Caribbean radio movement responds to communication needs during hurricane season

Caribbean radio movement responds to communication needs during hurricane season

Youlou Radio Movement in St Vincent and the Grenadines is providing much-needed radio links and emcon training in the Caribbean region.

When a hurricane hits, having emergency communication networks and infrastructure in place can be vital in providing a rapid response to the areas most affected, which are often inremote locations. Strong winds and rain can pull down powerlines, cause extensive damage to homes and businesses, and threaten people’s lives.

In the Caribbean, the Rainbow Radio League, which has been in operation since 1995 and recently rebranded to become the Youlou Radio Movement (YRM) – ‘Youlou’ being an indigenous name from St Vincent and the Grenadines, meaning ‘rainbow’-, recognises that preparation for a hurricane starts well before the winds roll in.

The YRM, a non-profit organisation that operates with equipment supplied by Barrett Communications, has been training students and nurses in Dominica – where the deadly Hurricane Maria hit in 2017 – to use emergency communications (emcom) systems in anticipation of the next storm. YRM also offers training to air traffic controllers, police officers, military officers and members of the port authority.

The island nation of Dominica is situated in the hurricane belt and experiences an often vicious annual hurricane season. The rugged, mountainous terrain limits the effective use of very high-frequency (VHF) communications, but high-frequency (HF) radio allows coverage over a much larger area as it does not rely on line-of-site communications.

YRM’s emcom team

When Hurricane Maria hit, the YRM, predominantly run by radio amateurs, deployed a joint medical and emcom team that set up in Dominica’s Wesley village. From there, with phone services disrupted by the storm, the team was able to conduct a damage assessment using HF radios and repair a generator at the local clinic using solar panel equipment, says Donald De Riggs, head of the YRM.

In preparation for future storms, he says: “I recommended that local radio amateurs in Dominica and throughout the Caribbean be provided with back-up HF radio equipment, including rapid deployment broadband antennas similar to what was provided by Barrett, as these assets proved their efficacy during this event.”

To date, Australia-based Barrett Communications has provided of equipment to the St Vincent and the Grenadines-based YRM since 2016, including HF base and manpack radios and base antennas, as well as rapid-deployment portable antennas and mobile HF antennas.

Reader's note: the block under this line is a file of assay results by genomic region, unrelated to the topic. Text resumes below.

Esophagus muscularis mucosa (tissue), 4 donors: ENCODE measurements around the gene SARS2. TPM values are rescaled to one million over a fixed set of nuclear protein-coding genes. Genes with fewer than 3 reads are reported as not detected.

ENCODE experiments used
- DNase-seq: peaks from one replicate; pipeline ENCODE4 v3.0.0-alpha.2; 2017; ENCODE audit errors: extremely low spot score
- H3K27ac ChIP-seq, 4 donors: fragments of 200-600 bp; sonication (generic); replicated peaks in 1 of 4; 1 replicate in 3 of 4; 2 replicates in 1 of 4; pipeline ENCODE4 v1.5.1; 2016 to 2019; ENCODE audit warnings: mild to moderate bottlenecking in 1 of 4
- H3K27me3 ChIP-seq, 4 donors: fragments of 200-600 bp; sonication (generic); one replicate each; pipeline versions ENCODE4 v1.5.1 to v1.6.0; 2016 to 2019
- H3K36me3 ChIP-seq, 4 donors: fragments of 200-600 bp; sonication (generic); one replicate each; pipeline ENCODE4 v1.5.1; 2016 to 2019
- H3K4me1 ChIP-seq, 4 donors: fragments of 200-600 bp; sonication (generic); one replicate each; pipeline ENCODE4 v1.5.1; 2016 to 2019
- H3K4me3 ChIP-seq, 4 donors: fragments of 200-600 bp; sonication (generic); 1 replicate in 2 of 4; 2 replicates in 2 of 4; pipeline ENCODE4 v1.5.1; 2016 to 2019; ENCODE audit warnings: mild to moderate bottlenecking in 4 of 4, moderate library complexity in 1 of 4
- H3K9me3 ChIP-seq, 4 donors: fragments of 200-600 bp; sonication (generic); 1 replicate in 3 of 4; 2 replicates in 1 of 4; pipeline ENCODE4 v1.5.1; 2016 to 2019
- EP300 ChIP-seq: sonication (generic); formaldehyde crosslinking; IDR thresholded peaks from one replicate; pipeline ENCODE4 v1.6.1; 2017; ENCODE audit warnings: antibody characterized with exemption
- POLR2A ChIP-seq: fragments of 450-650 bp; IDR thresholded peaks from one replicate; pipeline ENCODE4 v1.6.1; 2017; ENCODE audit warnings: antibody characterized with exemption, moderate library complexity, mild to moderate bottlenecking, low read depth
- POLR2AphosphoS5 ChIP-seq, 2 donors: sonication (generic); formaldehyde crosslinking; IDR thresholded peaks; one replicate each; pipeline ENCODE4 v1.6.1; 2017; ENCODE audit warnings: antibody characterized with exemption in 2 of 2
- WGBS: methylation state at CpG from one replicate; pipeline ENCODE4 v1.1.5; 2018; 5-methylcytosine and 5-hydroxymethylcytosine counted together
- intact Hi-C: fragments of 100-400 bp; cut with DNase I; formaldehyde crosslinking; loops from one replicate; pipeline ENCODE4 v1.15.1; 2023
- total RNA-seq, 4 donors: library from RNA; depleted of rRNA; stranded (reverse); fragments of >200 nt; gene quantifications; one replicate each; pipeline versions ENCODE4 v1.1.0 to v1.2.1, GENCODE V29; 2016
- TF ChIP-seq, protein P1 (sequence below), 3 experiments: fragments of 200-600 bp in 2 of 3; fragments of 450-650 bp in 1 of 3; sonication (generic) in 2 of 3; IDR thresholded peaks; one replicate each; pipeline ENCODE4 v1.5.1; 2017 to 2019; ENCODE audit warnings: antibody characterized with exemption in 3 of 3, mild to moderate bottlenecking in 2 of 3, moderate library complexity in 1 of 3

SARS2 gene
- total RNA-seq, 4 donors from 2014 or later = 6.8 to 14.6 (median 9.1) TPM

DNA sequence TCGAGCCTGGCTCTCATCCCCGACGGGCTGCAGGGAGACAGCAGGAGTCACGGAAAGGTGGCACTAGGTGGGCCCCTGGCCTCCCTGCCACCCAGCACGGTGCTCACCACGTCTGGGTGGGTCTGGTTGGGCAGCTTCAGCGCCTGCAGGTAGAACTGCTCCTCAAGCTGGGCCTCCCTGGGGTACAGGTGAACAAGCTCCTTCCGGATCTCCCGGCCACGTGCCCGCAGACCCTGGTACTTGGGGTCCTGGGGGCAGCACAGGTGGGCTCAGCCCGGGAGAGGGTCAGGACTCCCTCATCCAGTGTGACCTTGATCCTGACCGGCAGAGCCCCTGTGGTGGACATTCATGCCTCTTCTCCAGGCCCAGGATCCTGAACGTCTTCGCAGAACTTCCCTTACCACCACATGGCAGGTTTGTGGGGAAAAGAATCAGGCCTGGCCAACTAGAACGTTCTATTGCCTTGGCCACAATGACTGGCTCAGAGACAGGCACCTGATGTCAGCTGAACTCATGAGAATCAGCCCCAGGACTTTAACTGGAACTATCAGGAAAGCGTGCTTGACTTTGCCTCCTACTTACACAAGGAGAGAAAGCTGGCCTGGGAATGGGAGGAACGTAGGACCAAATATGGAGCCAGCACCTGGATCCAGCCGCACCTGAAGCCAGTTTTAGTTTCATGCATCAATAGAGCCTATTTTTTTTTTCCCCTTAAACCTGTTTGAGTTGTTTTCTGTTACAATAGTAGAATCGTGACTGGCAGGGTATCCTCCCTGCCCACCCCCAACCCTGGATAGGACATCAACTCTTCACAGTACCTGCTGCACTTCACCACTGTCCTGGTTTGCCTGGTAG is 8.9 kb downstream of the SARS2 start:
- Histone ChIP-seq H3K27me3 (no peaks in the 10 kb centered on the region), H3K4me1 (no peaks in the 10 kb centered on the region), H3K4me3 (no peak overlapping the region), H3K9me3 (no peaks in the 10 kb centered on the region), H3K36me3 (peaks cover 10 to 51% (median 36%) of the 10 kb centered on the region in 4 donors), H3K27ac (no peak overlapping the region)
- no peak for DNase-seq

“The gift also includes some solar panels and charge controllers to enable sustained portable operations. Some of these solar panels from a previous donation were left in Dominica in 2017 [after Hurricane Maria] to keep a community FM station on the air, so public awareness broadcasts could be made in the aftermath of the brutal hurricane,” says De Riggs.

Boosting the HF network

Across St Vincent and the Grenadines, there are approximately 20 HF stations, all powered by Barrett equipment. But, when Hurricane Maria hit, there were only two active HF stations on Dominica in the first week after the storm, one of which was operated by the YRM and the other by the Regional Security System, a Caribbean-wide organisation that cooperates on security and emergency matters across the region.

De Riggs and his team are working to establish greater connectivity across the region, starting with developing a well-rounded emcom system in St Vincent and the Grenadines.

“Our domestic HF network is about nearing completion, but it is an ongoing venture as newly trained radio operators become licensed,” De Riggs points out.

His team has received the latest software-defined radio (SDR) equipment from Barrett and are providing much appreciated feedback.

“Under humid, tropical conditions, along with a high-saline environment, certain equipment parts can perish. These issues are reported to Barrett and, in every instance, replacement parts were received, so even though the equipment was a gift, the after-sales service is excellent, to say the least,” De Riggs says.

Aiming to connect the whole region

The YRM’s efforts to establish a fully connected emcom system across the Caribbean islands is continuing, with support from Barrett. The training that De Riggs’ team is providing is helping local communities, including in Dominica, to be better prepared for hurricanes.

“[Barrett’s] support to our organisation has already yielded fruit, with our ability to respond to the communication needs in Dominica,” De Riggs says.

“For the current hurricane season, we have already conducted an all-night vigil during the passage of Tropical Storm Bret to ensure that if an emergency arose, we were ready to respond and support those in need.”


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Post by Cameron Berg

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